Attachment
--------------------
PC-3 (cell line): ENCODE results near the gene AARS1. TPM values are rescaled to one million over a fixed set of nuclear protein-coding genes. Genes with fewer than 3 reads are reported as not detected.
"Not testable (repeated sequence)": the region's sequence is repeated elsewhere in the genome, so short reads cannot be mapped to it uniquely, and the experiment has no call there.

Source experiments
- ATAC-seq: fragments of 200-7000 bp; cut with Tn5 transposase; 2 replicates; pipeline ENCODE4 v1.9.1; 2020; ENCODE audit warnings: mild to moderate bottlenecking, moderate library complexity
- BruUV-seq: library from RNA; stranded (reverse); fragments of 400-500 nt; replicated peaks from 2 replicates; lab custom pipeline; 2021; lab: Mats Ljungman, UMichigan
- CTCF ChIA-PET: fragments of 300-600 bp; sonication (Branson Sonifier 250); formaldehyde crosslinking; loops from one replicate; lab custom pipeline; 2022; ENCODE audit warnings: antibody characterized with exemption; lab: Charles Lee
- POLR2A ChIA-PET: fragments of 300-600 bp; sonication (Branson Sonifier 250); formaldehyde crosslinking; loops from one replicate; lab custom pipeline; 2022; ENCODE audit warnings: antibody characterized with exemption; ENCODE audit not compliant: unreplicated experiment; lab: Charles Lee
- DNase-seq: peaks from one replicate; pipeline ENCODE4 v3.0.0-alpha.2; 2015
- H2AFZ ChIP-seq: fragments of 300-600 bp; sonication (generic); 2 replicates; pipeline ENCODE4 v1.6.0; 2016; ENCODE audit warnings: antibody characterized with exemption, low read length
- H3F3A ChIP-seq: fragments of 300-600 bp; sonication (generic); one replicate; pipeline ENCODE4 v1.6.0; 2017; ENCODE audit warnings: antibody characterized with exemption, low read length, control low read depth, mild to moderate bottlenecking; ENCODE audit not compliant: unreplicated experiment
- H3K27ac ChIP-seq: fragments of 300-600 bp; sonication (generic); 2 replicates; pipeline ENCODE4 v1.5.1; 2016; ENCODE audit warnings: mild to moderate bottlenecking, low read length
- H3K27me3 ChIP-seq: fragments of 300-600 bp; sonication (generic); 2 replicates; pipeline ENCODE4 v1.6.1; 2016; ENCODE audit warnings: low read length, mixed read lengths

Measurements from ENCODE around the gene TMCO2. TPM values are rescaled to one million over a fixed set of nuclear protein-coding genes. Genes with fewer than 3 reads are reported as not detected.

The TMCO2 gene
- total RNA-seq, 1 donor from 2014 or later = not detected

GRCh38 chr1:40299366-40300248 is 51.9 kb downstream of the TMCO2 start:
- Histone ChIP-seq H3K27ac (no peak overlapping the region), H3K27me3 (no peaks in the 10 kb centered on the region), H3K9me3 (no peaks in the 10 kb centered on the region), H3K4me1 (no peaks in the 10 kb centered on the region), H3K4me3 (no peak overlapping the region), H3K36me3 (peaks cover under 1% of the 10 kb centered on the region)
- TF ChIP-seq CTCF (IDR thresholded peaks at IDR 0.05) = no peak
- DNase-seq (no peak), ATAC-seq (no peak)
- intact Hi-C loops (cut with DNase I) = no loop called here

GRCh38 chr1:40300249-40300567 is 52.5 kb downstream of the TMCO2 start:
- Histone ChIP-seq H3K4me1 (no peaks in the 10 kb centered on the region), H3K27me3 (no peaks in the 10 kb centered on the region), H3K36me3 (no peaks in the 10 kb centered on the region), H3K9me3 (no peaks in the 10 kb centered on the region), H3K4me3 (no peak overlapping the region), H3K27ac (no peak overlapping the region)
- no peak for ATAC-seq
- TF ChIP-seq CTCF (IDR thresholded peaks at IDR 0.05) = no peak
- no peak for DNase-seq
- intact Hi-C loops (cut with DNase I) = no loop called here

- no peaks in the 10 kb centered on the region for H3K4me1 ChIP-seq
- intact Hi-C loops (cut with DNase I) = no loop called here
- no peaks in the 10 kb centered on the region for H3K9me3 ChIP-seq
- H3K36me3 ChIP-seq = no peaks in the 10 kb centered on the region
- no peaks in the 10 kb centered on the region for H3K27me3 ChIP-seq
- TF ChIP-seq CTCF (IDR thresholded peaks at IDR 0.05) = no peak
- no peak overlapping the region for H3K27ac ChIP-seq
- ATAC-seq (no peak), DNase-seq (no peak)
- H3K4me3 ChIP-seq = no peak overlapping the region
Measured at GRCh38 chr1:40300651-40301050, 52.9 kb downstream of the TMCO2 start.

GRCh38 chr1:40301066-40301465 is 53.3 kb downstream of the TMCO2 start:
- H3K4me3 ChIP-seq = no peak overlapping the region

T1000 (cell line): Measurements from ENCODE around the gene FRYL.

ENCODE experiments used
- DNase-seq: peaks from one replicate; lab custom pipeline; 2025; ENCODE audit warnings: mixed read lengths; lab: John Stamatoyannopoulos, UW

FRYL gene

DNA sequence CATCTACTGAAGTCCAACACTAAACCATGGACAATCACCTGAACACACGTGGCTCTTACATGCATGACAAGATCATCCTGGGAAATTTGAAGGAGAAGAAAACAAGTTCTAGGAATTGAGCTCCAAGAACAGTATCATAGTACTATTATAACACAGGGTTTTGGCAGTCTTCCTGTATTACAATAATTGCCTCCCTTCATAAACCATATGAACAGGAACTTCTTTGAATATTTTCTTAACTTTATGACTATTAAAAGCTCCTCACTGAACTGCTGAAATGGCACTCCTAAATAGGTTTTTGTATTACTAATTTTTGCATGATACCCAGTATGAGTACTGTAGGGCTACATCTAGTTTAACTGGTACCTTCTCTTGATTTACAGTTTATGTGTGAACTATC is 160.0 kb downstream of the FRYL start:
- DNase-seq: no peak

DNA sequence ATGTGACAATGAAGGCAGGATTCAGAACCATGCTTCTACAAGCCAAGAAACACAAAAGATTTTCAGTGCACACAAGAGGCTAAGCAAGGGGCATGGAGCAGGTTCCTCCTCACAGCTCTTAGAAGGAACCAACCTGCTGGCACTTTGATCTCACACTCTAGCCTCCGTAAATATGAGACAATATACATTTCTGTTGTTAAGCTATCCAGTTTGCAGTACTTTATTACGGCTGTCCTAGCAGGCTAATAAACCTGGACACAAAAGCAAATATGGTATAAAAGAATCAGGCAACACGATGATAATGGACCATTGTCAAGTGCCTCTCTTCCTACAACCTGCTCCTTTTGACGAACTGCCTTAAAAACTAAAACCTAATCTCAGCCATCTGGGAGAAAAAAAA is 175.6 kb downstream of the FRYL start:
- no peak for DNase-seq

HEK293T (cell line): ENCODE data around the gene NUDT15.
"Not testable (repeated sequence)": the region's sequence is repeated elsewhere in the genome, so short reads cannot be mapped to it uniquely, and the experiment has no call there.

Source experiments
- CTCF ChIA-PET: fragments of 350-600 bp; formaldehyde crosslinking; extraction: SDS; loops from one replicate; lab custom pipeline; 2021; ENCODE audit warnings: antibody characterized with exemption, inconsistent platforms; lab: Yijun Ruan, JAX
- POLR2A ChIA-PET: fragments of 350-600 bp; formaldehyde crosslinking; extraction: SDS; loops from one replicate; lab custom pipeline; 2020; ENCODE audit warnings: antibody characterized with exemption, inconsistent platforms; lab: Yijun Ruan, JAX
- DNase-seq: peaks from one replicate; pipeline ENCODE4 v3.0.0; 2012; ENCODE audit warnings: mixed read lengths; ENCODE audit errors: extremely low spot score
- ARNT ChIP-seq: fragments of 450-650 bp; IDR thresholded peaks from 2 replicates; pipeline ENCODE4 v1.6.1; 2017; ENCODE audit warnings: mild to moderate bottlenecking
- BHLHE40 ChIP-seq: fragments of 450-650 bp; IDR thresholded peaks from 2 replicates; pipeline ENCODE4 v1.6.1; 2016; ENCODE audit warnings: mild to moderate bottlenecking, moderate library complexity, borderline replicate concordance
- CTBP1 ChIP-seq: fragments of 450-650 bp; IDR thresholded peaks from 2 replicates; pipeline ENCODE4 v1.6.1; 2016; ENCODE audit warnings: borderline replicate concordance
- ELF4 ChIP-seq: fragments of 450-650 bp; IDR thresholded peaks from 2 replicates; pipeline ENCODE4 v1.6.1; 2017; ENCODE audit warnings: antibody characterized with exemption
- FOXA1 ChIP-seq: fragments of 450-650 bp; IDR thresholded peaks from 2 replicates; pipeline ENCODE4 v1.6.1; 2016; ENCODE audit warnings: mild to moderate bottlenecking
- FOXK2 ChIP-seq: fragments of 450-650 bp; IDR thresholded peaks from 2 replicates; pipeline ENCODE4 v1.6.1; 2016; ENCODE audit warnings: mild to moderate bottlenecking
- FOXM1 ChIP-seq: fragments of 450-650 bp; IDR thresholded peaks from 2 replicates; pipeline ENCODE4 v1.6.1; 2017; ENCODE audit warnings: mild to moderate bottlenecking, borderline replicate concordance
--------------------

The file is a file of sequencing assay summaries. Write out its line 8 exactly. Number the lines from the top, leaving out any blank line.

- DNase-seq: peaks from one replicate; pipeline ENCODE4 v3.0.0-alpha.2; 2015